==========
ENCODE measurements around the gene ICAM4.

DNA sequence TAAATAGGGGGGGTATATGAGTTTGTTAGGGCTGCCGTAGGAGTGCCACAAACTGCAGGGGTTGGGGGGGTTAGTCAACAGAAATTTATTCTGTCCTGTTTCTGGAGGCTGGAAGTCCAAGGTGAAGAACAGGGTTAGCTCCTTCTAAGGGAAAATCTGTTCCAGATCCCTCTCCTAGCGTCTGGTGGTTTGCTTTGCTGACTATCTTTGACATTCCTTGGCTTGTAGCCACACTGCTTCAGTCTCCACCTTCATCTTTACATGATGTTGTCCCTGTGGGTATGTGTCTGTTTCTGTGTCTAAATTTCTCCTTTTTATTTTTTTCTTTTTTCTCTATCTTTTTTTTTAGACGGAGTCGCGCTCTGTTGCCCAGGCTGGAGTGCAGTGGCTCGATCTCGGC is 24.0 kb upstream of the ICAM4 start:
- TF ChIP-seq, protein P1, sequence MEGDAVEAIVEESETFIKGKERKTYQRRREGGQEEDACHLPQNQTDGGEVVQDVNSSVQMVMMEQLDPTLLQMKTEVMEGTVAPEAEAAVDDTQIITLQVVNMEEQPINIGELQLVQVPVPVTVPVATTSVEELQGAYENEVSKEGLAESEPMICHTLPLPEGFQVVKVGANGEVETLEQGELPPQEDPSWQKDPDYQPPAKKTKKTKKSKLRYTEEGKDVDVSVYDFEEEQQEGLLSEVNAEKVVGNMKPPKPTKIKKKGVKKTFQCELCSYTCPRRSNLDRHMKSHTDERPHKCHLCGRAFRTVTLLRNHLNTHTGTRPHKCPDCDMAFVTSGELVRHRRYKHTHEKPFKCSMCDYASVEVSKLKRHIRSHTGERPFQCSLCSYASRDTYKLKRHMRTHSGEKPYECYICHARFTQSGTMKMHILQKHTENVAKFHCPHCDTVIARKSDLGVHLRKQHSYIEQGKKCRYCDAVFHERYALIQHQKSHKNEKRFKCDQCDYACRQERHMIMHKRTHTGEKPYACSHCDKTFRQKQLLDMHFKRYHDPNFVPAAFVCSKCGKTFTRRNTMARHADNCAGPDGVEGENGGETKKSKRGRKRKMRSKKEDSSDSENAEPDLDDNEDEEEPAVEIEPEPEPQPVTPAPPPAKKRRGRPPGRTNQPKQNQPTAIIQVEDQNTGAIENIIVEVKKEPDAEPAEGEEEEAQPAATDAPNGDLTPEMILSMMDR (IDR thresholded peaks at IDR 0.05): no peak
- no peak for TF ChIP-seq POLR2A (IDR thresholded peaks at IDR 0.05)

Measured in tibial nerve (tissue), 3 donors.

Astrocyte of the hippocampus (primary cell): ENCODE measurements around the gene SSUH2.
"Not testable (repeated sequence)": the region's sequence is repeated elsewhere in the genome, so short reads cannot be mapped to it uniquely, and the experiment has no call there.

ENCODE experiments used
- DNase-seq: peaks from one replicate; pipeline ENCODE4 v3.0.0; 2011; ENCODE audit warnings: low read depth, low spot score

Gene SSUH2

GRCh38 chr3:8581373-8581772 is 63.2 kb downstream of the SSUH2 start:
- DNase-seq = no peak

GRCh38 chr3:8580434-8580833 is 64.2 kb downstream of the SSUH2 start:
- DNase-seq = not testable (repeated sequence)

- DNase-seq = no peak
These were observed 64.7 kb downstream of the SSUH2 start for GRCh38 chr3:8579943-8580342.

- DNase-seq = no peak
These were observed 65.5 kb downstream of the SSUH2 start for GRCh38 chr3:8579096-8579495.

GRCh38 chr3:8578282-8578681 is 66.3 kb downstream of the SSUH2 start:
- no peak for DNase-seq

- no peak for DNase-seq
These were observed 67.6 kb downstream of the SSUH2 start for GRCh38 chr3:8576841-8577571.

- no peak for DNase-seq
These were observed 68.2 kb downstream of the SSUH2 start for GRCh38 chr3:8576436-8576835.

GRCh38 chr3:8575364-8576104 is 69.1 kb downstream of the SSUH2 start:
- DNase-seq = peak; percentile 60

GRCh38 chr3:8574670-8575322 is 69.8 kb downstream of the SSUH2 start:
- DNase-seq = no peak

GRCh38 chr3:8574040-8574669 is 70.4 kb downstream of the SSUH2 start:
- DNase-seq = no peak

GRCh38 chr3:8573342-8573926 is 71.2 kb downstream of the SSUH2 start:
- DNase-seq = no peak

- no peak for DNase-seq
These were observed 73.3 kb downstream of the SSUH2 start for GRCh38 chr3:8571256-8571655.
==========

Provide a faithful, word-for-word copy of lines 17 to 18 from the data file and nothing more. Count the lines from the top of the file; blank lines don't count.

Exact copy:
- DNase-seq = no peak
These were observed 65.5 kb downstream of the SSUH2 start for GRCh38 chr3:8579096-8579495.